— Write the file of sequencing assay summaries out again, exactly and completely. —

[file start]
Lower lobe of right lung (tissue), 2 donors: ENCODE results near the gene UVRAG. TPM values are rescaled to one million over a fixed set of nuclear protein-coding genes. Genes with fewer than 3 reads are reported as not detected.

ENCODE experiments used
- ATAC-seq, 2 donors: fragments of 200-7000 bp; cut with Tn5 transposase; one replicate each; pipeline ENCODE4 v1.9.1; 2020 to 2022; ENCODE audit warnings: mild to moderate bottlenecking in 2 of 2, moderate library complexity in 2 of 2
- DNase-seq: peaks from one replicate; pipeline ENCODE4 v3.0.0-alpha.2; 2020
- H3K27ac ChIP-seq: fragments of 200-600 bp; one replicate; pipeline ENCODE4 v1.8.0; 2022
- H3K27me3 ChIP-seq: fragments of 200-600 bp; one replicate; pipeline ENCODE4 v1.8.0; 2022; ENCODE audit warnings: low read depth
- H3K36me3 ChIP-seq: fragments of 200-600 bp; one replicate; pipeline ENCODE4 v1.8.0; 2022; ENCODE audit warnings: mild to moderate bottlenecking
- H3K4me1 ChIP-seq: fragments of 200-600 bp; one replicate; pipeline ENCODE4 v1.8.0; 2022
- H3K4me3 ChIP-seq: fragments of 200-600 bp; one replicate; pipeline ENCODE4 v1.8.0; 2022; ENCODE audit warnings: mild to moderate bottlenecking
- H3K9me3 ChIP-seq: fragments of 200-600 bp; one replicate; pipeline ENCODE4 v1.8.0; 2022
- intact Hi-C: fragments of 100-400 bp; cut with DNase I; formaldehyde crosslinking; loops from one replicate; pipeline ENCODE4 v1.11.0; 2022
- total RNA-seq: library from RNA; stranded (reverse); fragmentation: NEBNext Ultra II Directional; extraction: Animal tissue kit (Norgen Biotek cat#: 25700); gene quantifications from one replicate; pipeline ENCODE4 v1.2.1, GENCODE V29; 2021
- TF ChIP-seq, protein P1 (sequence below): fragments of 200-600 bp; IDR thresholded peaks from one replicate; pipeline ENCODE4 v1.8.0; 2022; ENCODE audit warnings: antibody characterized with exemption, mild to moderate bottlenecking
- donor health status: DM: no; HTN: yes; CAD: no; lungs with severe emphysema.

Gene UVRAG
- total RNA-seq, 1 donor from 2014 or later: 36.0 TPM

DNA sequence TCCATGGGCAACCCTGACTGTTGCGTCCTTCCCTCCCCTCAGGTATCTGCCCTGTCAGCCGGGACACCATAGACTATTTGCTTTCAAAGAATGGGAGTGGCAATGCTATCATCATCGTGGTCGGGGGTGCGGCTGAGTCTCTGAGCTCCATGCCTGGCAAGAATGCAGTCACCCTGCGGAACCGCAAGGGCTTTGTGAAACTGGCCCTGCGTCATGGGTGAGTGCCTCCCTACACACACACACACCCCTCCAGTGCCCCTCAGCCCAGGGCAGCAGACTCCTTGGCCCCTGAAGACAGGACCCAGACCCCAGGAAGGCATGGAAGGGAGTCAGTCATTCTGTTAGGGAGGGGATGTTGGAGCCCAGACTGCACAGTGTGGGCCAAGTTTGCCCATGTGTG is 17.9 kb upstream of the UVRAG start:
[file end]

Lower lobe of right lung (tissue), 2 donors: ENCODE results near the gene UVRAG. TPM values are rescaled to one million over a fixed set of nuclear protein-coding genes. Genes with fewer than 3 reads are reported as not detected.

ENCODE experiments used
- ATAC-seq, 2 donors: fragments of 200-7000 bp; cut with Tn5 transposase; one replicate each; pipeline ENCODE4 v1.9.1; 2020 to 2022; ENCODE audit warnings: mild to moderate bottlenecking in 2 of 2, moderate library complexity in 2 of 2
- DNase-seq: peaks from one replicate; pipeline ENCODE4 v3.0.0-alpha.2; 2020
- H3K27ac ChIP-seq: fragments of 200-600 bp; one replicate; pipeline ENCODE4 v1.8.0; 2022
- H3K27me3 ChIP-seq: fragments of 200-600 bp; one replicate; pipeline ENCODE4 v1.8.0; 2022; ENCODE audit warnings: low read depth
- H3K36me3 ChIP-seq: fragments of 200-600 bp; one replicate; pipeline ENCODE4 v1.8.0; 2022; ENCODE audit warnings: mild to moderate bottlenecking
- H3K4me1 ChIP-seq: fragments of 200-600 bp; one replicate; pipeline ENCODE4 v1.8.0; 2022
- H3K4me3 ChIP-seq: fragments of 200-600 bp; one replicate; pipeline ENCODE4 v1.8.0; 2022; ENCODE audit warnings: mild to moderate bottlenecking
- H3K9me3 ChIP-seq: fragments of 200-600 bp; one replicate; pipeline ENCODE4 v1.8.0; 2022
- intact Hi-C: fragments of 100-400 bp; cut with DNase I; formaldehyde crosslinking; loops from one replicate; pipeline ENCODE4 v1.11.0; 2022
- total RNA-seq: library from RNA; stranded (reverse); fragmentation: NEBNext Ultra II Directional; extraction: Animal tissue kit (Norgen Biotek cat#: 25700); gene quantifications from one replicate; pipeline ENCODE4 v1.2.1, GENCODE V29; 2021
- TF ChIP-seq, protein P1 (sequence below): fragments of 200-600 bp; IDR thresholded peaks from one replicate; pipeline ENCODE4 v1.8.0; 2022; ENCODE audit warnings: antibody characterized with exemption, mild to moderate bottlenecking
- donor health status: DM: no; HTN: yes; CAD: no; lungs with severe emphysema.

Gene UVRAG
- total RNA-seq, 1 donor from 2014 or later: 36.0 TPM

DNA sequence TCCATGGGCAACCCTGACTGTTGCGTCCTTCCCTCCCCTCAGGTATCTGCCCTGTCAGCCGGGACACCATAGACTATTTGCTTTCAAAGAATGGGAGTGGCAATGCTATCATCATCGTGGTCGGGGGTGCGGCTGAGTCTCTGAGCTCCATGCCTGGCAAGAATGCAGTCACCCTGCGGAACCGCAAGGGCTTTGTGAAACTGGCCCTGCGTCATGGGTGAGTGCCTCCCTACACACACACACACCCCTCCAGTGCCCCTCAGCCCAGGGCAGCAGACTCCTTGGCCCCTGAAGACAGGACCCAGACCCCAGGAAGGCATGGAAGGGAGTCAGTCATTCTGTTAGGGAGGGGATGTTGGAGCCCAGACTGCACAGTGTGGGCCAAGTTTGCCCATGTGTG is 17.9 kb upstream of the UVRAG start: